For this project, checking online access to presentations would confirm if people actually viewed the communication. Also, asking a few people about what they learned would provide a proxy for levels of awareness. A couple of simple questions such as “Why are we making the change?” and “What is the change about?” is all that is needed.
I had asked the transition lead for this group if the training had been successfully delivered. The person said yes and I left it at that. Most of the training had not been shared with the company. Like most mistakes made during big changes, mine cost time, money and credibility. This was a lesson I have not had to learn twice.
- Establish validation checkpoints at each important milestones or at the beginning of each phase of the initiative
- Identify what people must know and be able to do at each checkpoint
- Ask leaders to sign off on the validation plan, giving them ‘skin in the game’
- Poll a random sample of individuals from all impacted parts of the organization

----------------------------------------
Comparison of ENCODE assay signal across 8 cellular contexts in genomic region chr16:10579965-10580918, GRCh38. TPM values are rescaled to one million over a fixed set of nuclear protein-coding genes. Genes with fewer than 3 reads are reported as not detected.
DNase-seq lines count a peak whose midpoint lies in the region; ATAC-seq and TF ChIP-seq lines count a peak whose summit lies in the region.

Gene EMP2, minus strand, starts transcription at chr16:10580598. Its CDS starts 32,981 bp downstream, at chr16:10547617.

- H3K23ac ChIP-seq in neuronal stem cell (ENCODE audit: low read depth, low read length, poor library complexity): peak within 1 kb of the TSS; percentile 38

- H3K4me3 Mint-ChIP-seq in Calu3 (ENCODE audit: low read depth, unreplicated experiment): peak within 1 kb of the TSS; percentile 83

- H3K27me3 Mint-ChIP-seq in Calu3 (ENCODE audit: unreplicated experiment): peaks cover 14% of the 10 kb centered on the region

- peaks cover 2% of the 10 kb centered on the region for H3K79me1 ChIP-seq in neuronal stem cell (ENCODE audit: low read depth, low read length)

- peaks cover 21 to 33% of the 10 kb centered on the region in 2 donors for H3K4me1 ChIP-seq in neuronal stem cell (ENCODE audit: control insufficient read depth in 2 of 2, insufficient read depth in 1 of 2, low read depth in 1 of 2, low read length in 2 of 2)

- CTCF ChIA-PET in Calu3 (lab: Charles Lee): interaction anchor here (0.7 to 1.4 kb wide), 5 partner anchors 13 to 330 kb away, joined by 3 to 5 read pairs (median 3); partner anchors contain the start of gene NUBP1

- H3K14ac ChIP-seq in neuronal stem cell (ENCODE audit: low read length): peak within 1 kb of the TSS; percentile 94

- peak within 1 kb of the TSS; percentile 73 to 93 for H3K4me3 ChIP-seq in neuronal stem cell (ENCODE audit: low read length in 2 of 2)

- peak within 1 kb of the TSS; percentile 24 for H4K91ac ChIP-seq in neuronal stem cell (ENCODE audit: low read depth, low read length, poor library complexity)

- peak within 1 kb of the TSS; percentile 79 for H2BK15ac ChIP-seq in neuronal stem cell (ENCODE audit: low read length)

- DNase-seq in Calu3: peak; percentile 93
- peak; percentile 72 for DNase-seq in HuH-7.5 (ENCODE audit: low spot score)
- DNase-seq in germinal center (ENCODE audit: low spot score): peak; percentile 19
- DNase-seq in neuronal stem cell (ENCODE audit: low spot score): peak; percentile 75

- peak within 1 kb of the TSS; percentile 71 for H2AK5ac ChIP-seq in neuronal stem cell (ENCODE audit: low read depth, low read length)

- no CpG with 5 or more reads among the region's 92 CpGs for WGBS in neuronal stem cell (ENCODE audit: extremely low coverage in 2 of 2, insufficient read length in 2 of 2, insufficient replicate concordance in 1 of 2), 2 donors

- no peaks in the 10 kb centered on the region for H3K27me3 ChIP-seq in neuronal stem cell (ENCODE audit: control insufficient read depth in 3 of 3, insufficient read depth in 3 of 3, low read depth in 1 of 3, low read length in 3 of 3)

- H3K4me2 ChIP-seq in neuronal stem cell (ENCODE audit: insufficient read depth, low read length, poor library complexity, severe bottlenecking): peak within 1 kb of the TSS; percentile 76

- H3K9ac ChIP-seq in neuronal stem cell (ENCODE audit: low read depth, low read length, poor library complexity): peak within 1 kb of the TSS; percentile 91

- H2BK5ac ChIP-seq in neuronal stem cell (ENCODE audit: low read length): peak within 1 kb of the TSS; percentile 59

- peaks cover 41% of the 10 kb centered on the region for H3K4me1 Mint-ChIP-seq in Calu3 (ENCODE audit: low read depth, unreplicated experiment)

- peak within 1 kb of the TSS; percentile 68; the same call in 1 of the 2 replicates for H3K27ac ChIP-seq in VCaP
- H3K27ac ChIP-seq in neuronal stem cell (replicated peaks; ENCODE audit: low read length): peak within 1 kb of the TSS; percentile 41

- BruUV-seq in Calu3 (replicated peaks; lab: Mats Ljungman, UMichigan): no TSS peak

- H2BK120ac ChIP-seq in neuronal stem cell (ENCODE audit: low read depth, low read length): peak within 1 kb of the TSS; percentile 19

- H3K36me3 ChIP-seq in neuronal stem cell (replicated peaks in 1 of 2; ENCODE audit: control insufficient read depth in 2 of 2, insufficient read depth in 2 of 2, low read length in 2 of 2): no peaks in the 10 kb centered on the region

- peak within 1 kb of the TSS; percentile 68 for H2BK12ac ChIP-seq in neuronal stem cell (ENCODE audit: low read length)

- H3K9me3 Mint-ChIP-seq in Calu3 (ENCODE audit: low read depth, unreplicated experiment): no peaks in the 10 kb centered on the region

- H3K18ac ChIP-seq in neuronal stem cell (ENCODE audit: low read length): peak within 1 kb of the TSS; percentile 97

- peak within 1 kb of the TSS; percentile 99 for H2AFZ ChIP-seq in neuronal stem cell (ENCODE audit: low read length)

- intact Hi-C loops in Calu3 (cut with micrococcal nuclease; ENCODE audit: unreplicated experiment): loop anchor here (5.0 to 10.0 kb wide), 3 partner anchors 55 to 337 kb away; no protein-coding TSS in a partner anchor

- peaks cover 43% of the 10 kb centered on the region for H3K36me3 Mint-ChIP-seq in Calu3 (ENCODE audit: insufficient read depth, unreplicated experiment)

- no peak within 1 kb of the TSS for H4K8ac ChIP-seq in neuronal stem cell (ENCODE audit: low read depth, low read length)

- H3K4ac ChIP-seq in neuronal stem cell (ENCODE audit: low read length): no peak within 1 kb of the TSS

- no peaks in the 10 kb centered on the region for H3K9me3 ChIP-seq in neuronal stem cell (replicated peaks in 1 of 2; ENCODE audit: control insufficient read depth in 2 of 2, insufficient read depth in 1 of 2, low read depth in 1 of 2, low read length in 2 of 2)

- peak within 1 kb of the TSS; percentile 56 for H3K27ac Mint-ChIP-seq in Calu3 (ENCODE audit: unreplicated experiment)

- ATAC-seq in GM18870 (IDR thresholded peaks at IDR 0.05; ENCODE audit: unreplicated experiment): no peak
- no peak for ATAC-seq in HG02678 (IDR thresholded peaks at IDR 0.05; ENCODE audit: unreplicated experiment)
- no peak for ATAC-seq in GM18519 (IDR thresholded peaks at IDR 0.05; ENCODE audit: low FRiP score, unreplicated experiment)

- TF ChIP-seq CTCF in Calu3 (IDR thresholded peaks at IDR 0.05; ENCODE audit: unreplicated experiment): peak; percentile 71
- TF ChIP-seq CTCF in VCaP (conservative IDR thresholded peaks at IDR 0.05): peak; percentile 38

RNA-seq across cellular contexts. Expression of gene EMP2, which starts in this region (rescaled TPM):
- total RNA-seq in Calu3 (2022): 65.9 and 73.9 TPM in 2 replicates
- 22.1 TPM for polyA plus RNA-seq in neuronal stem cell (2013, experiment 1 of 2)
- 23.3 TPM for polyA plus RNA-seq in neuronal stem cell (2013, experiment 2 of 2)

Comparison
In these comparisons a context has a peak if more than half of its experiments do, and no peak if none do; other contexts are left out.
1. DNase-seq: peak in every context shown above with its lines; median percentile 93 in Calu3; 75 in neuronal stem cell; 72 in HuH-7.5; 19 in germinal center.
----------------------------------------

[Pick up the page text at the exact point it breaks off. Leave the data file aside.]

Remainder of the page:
- Involve leaders in the validation process. Ask them to assess a few of their team members
- Include your assessment in leadership updates
- Acknowledge and profile groups that are up to speed
- Develop a plan to close any gaps
It is easy to assume that people understand what you have communicated to them, especially when you are working on the project and know the details by heart. Testing your assumptions about what people know is one of the best ways to manage risk and avoid surprises.
How do you know if people understand a change initiative? Ask them.